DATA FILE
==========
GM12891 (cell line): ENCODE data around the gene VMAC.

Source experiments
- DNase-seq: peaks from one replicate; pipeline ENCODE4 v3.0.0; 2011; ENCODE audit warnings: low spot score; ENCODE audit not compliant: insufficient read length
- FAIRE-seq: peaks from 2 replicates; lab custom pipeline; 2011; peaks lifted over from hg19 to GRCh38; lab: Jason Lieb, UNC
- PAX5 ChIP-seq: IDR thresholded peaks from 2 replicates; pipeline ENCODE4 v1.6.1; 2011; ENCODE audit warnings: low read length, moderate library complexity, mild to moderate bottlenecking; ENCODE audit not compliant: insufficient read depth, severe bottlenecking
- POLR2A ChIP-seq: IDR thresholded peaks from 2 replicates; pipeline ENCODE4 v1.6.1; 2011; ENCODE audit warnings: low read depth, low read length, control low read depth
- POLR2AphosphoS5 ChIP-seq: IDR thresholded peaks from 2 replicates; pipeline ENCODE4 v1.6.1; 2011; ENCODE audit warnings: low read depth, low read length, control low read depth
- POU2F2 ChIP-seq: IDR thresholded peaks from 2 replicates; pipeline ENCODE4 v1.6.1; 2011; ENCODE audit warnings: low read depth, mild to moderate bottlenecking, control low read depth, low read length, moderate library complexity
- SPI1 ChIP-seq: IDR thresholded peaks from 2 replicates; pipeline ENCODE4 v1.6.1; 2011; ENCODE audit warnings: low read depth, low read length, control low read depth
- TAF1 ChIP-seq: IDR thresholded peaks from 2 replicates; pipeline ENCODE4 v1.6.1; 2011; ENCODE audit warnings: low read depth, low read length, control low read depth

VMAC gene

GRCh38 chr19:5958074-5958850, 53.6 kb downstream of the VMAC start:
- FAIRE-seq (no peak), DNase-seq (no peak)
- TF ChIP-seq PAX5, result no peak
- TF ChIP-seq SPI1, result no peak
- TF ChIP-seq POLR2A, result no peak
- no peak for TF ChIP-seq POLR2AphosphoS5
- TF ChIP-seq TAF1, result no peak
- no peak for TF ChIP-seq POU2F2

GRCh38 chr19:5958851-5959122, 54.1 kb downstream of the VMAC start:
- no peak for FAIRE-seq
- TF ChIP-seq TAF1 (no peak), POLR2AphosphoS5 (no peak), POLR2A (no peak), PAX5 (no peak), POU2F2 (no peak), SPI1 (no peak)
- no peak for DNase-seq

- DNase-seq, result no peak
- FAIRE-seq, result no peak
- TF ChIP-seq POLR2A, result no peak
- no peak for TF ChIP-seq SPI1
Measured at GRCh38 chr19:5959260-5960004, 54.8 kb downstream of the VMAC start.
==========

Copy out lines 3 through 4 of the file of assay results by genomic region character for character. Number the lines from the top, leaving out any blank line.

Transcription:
- DNase-seq: peaks from one replicate; pipeline ENCODE4 v3.0.0; 2011; ENCODE audit warnings: low spot score; ENCODE audit not compliant: insufficient read length
- FAIRE-seq: peaks from 2 replicates; lab custom pipeline; 2011; peaks lifted over from hg19 to GRCh38; lab: Jason Lieb, UNC